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Volatile Mortgage Rates Cause More Than Stress

If one started looking for a home in July, that person has just endured the most volatile mortgage rate environment seen since 1987, when rates were trying to normalize after peaking at 19% a few years earlier. 

According to Redfin, a house hunter who began looking for a $500,000 house in July would have experienced: 

  • In July, the average monthly payment for a $500,000 house was $3,051 or $1.098 million over 30 years, assuming a 20% down payment and the prevailing 5.7% mortgage interest rate. Of that total payment, $435,777 is interest.4 
  • In August, that same average payment would have been $2,874 or $1.035 million over 30 years, assuming a 20% down payment and the prevailing 4.99% mortgage rate. Of that total payment, $372,143 is interest. 
  • In September, the average payment would have been $3,202 or $1.153 million over 30 years, assuming a 20% down payment and the prevailing 6.29% mortgage rate. Of that total payment, $490,382 is interest.

In other words, the buyer’s total expected payment declined by about $64,000 (5.8%) from July to August, and then shot back up by about $118,000 (11.4%) from August to September. 

“The challenges homebuyers face in today’s market go beyond the dwindling affordability caused by high mortgage rates and home prices,” said Taylor Marr, Redfin’s Deputy Chief Economist. “The whiplash in mortgage rates between when homebuyers set their budget and when they make an offer is also making it extraordinarily difficult to plan ahead.” 

It should be noted that since July, the Federal Reserve has raised the nominal interest rate twice, by a cumulative 1.50%. 

The volatility in mortgage rates will likely continue in the near term as the Fed seeks to combat inflation, but mortgage rates should fall in the next 12 to 18 months if inflation eases as expected.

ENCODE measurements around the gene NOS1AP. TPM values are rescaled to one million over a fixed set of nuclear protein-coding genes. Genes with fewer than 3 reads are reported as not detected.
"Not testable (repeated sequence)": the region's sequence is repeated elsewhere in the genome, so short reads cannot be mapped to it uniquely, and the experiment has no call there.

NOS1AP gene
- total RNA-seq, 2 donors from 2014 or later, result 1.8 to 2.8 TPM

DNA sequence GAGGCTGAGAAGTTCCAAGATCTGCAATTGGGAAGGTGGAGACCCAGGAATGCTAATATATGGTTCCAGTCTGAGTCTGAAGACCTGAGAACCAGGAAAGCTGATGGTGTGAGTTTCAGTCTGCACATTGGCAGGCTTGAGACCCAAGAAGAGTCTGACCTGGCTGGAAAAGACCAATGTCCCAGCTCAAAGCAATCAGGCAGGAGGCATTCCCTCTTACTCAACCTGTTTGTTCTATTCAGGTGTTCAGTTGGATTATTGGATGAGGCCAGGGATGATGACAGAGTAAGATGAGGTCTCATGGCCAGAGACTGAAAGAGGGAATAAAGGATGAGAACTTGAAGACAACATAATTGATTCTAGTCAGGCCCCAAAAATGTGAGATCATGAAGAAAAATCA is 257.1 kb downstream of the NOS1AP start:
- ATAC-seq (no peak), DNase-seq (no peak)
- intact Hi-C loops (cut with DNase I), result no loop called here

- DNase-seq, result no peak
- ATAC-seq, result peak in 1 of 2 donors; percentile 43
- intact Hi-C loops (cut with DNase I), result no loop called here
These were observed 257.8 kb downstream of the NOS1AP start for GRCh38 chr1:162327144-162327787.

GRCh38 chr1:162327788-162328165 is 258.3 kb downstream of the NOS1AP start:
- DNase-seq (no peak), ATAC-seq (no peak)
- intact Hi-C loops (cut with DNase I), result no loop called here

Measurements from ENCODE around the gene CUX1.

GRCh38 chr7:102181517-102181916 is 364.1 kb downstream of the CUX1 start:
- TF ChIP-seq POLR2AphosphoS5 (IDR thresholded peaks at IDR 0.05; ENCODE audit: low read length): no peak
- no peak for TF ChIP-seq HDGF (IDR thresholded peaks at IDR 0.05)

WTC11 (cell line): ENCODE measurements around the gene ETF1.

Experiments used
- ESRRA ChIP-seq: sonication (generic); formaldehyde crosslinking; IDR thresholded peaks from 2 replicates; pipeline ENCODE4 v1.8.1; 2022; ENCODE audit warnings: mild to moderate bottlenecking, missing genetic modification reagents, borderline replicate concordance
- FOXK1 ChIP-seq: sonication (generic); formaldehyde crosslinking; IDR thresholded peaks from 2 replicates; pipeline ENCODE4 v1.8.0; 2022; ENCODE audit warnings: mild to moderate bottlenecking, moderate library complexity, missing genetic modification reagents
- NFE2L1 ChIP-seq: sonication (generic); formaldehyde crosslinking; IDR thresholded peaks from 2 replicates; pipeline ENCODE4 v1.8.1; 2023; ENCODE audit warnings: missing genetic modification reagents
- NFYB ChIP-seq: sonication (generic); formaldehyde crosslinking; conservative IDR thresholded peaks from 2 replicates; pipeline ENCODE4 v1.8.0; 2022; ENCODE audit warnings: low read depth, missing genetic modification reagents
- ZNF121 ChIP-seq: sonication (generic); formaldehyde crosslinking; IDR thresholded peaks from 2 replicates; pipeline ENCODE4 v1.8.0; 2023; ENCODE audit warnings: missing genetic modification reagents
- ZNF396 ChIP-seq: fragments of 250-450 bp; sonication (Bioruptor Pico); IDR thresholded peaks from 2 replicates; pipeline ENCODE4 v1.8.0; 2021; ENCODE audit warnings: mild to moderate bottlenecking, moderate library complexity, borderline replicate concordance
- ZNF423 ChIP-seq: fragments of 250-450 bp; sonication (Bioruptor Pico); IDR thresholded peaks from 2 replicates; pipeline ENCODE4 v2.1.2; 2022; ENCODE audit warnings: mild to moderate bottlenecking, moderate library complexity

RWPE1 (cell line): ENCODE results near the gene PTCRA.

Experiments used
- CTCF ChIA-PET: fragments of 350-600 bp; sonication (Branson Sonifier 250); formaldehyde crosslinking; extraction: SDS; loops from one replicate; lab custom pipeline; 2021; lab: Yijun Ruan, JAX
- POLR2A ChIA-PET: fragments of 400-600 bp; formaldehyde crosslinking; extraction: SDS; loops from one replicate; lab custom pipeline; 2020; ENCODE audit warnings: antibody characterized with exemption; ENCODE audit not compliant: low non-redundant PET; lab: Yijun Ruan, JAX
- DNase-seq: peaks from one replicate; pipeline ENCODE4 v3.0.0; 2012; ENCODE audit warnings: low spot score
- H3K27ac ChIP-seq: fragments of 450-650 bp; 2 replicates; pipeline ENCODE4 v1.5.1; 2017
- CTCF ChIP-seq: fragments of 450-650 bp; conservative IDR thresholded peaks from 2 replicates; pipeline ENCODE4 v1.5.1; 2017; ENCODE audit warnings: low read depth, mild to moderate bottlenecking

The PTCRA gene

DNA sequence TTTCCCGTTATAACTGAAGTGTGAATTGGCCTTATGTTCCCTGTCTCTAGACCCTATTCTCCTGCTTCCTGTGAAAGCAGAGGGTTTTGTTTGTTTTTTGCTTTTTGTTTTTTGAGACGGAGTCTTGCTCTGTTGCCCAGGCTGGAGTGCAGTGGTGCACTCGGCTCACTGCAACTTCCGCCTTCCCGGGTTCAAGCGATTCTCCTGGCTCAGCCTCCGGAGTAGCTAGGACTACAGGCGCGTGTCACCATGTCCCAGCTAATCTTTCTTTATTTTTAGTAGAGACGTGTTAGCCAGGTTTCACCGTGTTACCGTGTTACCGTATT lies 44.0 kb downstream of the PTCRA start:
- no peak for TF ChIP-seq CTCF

“The good news for people who can still afford to buy a home and are set on making a purchase now is that they should be able to refinance to a lower rate in a year or two,” said Justin Dimler, a Regional Sales Manager at Bay Equity in the Seattle area. “I advise house hunters who qualified for a loan one or two months ago to get requalified by their mortgage adviser because the change in mortgage rates may mean they’re no longer eligible to borrow as much as before.” 

According to the Federal Housing Finance Agency, even in light of rising mortgage rates, 72% of loan modifications during the second quarter still reduced borrowers’ monthly payments by at least 20%. The number of refinances decreased from 899,518 in the first quarter to 444,852 in the second quarter. 

About Author: Kyle G. Horst

Kyle Horst
Kyle G. Horst is a reporter for DS News and MReport. A graduate of the University of Texas at Tyler, he has worked for a number of daily, weekly, and monthly publications in South Dakota and Texas. With more than 10 years of experience in community journalism, he has won a number of state, national, and international awards for his writing and photography. He most recently worked as editor of Community Impact Newspaper covering a number of Dallas-Ft. Worth communities on a hyperlocal level. Contact Kyle G. at [email protected]
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